Figure 5. Puller used for creating glass pipettes

  11. Once generated, take the glass pipette, and fill it with HBSS medium using a syringe with a 25 G 1 ½ needle.
  12. Fit the glass pipette to the pipette holder, and move it under the objective (Figure 6).


    Figure 6. Glass pipette fitted to the pipette holder of the patch-clamp apparatus should be positioned in between the objective and the sample. The red circle indicates the glass pipette.

  13. Use brightfield illumination to focus on the tip of the glass pipette.
  14. Simultaneously move down the pipette and the objective of the microscope on the z axis until the monolayer comes into the focal plane. Do not let the glass pipette contact the monolayer at this stage.
  15. Once the monolayer is in focus, use fluorescence to detect the midbody remnants (Figure 7; Video 2; Bernabé-Rubio et al., 2016).


    Figure 7. Representative example of cells subjected to TUSP. MDCK cells expressing GFP-tubulin were imaged at real time under an epifluorescence microscope. Green arrows indicate the midbody remnant. Scale bar = 5 μm.

    Video 2. Videomicroscopy of the TUSP procedure. MDCK cells stably expressing GFP-tubulin were subjected to TUSP. Images were captured in real time. Brightfield and fluorescence channels are shown superimposed. The green arrow indicates the position of the midbody remnant.

    To play the video, you need to install a newer version of Adobe Flash Player.

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  16. Select a midbody remnant for removal and slowly move the glass pipette closer to the remnant using the brightfield illumination. Once proximal to each other, keep the brightfield channel and the fluorescence superimposed. Using the mouth to apply negative pressure to the pipette via a tube, draw the midbody remnant from the cell surface (Figures 1 and 7; Video 2; Bernabé-Rubio et al., 2016).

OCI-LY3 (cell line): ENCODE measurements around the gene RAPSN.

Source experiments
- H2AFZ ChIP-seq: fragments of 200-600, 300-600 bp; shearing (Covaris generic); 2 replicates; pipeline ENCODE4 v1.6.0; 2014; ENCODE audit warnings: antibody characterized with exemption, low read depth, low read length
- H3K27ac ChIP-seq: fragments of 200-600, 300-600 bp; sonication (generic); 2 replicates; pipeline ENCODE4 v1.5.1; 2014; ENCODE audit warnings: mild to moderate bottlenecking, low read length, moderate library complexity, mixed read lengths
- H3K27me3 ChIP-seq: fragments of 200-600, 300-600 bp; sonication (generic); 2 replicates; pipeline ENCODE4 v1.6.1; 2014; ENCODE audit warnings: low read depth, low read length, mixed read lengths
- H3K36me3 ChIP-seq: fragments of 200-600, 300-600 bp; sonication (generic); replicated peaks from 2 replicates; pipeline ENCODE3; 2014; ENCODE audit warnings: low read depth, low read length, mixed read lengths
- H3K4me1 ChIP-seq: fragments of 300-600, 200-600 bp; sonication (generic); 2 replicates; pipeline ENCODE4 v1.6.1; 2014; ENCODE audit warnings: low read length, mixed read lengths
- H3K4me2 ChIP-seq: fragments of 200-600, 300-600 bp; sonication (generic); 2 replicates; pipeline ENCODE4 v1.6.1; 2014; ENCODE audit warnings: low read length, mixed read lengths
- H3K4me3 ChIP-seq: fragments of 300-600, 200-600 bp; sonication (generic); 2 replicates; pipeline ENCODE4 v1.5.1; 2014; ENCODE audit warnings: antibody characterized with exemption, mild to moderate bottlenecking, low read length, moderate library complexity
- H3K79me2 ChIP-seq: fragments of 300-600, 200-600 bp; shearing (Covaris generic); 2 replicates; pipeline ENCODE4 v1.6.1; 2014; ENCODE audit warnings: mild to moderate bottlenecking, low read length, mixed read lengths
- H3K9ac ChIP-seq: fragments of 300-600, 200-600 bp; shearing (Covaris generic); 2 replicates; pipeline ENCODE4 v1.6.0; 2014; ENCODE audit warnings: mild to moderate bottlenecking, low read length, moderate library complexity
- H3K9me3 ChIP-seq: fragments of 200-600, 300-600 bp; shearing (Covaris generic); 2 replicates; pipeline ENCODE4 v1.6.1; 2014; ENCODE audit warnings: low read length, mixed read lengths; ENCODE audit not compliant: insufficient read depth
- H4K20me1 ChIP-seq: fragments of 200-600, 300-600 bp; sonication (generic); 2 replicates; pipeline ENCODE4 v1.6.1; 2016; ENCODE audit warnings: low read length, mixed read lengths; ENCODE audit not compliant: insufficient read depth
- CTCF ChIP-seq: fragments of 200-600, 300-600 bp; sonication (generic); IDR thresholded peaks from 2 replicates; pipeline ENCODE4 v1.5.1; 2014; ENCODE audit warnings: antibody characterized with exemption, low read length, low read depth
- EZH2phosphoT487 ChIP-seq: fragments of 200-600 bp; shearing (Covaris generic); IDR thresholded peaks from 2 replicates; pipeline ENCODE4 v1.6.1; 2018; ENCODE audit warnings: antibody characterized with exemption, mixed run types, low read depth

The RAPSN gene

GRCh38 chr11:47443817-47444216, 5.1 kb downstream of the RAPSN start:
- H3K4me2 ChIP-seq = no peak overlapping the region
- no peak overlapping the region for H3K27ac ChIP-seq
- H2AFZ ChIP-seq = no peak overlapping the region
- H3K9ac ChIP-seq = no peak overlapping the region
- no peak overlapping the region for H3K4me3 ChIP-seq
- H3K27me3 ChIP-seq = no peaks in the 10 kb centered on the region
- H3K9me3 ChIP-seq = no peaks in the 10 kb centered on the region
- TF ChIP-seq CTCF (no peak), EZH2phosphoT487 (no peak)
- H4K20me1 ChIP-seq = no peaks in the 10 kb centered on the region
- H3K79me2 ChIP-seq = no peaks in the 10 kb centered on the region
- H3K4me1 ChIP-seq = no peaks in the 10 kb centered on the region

17. After midbody remnant removal, image the cells under a confocal microscope acquiring different planes of the cell to ensure that removal of the whole midbody has occurred (Figure 8; Video 3).


    Figure 8. Midbody remnants from cells expressing GFP-tubulin were removed by TUSP. Cells exhibiting midbodies are shown before (pre-TUSP) and after TUSP (post-TUSP). Note that the remnants are localised at the apical surface. The white arrowheads mark the midbody remnants. Since cells continuously move, it is often difficult to have several cells in-focus while imaging a cell field. The circle indicates the zone subjected to TUSP. Note that the midbody remnant of the cell exposed to TUSP was removed. Scale bar = 10 µm.